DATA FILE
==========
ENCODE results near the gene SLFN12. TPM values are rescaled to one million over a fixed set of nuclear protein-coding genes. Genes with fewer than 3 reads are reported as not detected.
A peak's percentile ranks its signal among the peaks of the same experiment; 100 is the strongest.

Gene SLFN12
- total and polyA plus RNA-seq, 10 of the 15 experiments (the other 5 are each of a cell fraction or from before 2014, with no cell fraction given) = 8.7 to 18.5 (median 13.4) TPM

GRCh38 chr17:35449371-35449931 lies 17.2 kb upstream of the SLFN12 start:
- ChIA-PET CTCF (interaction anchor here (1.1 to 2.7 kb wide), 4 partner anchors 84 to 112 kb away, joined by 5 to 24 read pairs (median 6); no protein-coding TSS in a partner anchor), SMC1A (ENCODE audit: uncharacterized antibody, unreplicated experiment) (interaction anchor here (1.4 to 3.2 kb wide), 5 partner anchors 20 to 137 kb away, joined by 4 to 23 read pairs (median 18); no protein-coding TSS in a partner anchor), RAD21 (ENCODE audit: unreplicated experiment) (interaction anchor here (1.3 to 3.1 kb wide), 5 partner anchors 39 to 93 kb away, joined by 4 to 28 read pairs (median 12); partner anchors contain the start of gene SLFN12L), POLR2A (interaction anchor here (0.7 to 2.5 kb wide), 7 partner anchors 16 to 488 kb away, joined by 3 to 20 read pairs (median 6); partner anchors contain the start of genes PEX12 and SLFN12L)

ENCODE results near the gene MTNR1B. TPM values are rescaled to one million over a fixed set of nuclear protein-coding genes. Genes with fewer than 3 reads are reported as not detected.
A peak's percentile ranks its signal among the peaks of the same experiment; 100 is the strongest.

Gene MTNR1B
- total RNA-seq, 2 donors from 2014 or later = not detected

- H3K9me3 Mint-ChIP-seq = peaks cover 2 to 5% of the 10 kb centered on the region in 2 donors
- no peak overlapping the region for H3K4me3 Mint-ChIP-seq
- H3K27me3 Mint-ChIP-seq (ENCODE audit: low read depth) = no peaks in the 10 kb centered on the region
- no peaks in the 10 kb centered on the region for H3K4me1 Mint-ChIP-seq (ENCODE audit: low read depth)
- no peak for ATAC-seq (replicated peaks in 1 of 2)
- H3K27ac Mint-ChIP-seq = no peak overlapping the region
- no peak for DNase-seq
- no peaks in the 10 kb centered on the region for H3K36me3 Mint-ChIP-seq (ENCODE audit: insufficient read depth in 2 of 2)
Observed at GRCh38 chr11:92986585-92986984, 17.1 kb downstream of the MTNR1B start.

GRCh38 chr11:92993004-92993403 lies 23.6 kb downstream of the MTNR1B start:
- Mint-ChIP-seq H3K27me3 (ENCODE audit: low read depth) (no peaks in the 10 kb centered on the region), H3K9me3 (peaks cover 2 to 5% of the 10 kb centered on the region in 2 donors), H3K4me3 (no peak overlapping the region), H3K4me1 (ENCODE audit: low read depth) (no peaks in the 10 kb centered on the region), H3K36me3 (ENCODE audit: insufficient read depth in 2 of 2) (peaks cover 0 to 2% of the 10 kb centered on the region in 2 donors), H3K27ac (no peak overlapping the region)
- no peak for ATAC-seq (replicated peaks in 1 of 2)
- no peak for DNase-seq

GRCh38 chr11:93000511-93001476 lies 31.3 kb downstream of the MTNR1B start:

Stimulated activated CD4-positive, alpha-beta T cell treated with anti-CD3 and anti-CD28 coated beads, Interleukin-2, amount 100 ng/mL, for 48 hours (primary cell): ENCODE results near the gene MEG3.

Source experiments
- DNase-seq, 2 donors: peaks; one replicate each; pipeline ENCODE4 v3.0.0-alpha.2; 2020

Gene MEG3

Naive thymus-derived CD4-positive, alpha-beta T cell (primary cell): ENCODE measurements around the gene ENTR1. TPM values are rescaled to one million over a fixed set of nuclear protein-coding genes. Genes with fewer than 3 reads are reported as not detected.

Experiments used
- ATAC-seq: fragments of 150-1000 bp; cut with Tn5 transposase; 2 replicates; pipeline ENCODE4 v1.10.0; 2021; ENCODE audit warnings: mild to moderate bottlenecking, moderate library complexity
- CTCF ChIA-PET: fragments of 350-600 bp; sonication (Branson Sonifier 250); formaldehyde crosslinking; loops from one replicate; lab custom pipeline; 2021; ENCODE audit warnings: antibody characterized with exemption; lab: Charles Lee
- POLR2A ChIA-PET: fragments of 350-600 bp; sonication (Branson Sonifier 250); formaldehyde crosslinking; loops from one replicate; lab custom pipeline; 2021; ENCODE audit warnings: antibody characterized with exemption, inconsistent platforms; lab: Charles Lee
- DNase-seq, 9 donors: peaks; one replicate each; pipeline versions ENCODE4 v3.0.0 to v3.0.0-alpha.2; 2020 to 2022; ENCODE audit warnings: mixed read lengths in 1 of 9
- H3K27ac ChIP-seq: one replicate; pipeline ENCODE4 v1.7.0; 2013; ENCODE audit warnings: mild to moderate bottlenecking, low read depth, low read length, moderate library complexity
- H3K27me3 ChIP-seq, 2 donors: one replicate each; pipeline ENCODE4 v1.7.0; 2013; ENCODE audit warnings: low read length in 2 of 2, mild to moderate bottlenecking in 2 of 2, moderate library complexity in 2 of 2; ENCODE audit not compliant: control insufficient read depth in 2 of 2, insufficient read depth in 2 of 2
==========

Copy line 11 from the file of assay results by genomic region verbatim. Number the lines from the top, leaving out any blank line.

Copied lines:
- H3K9me3 Mint-ChIP-seq = peaks cover 2 to 5% of the 10 kb centered on the region in 2 donors